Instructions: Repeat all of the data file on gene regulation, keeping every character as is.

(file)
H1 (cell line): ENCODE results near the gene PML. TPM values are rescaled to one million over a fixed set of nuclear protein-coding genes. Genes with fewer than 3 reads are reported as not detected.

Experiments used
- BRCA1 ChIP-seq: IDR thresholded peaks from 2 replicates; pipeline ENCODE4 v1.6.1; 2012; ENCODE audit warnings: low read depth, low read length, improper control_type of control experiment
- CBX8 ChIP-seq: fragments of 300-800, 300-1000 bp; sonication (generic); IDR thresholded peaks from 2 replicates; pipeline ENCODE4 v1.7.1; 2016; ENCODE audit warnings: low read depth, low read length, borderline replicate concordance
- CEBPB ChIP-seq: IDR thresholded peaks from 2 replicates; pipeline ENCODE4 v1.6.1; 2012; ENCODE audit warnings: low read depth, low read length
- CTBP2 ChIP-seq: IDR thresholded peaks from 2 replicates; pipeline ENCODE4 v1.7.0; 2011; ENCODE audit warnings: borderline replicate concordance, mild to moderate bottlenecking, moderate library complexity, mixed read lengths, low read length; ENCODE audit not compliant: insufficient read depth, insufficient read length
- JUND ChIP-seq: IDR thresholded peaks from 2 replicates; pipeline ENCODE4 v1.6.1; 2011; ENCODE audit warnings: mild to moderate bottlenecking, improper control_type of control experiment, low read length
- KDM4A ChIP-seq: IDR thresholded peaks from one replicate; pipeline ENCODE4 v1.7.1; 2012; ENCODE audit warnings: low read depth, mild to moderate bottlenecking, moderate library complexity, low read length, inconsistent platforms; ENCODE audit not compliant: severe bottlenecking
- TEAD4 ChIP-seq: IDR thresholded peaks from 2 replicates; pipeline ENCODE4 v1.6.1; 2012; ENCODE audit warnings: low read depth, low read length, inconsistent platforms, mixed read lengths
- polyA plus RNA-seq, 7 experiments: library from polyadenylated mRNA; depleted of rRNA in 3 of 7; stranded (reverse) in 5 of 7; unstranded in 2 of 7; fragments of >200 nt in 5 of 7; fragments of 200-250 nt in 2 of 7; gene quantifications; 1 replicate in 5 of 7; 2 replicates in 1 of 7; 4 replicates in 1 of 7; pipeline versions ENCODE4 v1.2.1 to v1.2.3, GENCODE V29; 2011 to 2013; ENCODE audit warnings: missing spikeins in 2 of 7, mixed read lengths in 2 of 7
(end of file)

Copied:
H1 (cell line): ENCODE results near the gene PML. TPM values are rescaled to one million over a fixed set of nuclear protein-coding genes. Genes with fewer than 3 reads are reported as not detected.

Experiments used
- BRCA1 ChIP-seq: IDR thresholded peaks from 2 replicates; pipeline ENCODE4 v1.6.1; 2012; ENCODE audit warnings: low read depth, low read length, improper control_type of control experiment
- CBX8 ChIP-seq: fragments of 300-800, 300-1000 bp; sonication (generic); IDR thresholded peaks from 2 replicates; pipeline ENCODE4 v1.7.1; 2016; ENCODE audit warnings: low read depth, low read length, borderline replicate concordance
- CEBPB ChIP-seq: IDR thresholded peaks from 2 replicates; pipeline ENCODE4 v1.6.1; 2012; ENCODE audit warnings: low read depth, low read length
- CTBP2 ChIP-seq: IDR thresholded peaks from 2 replicates; pipeline ENCODE4 v1.7.0; 2011; ENCODE audit warnings: borderline replicate concordance, mild to moderate bottlenecking, moderate library complexity, mixed read lengths, low read length; ENCODE audit not compliant: insufficient read depth, insufficient read length
- JUND ChIP-seq: IDR thresholded peaks from 2 replicates; pipeline ENCODE4 v1.6.1; 2011; ENCODE audit warnings: mild to moderate bottlenecking, improper control_type of control experiment, low read length
- KDM4A ChIP-seq: IDR thresholded peaks from one replicate; pipeline ENCODE4 v1.7.1; 2012; ENCODE audit warnings: low read depth, mild to moderate bottlenecking, moderate library complexity, low read length, inconsistent platforms; ENCODE audit not compliant: severe bottlenecking
- TEAD4 ChIP-seq: IDR thresholded peaks from 2 replicates; pipeline ENCODE4 v1.6.1; 2012; ENCODE audit warnings: low read depth, low read length, inconsistent platforms, mixed read lengths
- polyA plus RNA-seq, 7 experiments: library from polyadenylated mRNA; depleted of rRNA in 3 of 7; stranded (reverse) in 5 of 7; unstranded in 2 of 7; fragments of >200 nt in 5 of 7; fragments of 200-250 nt in 2 of 7; gene quantifications; 1 replicate in 5 of 7; 2 replicates in 1 of 7; 4 replicates in 1 of 7; pipeline versions ENCODE4 v1.2.1 to v1.2.3, GENCODE V29; 2011 to 2013; ENCODE audit warnings: missing spikeins in 2 of 7, mixed read lengths in 2 of 7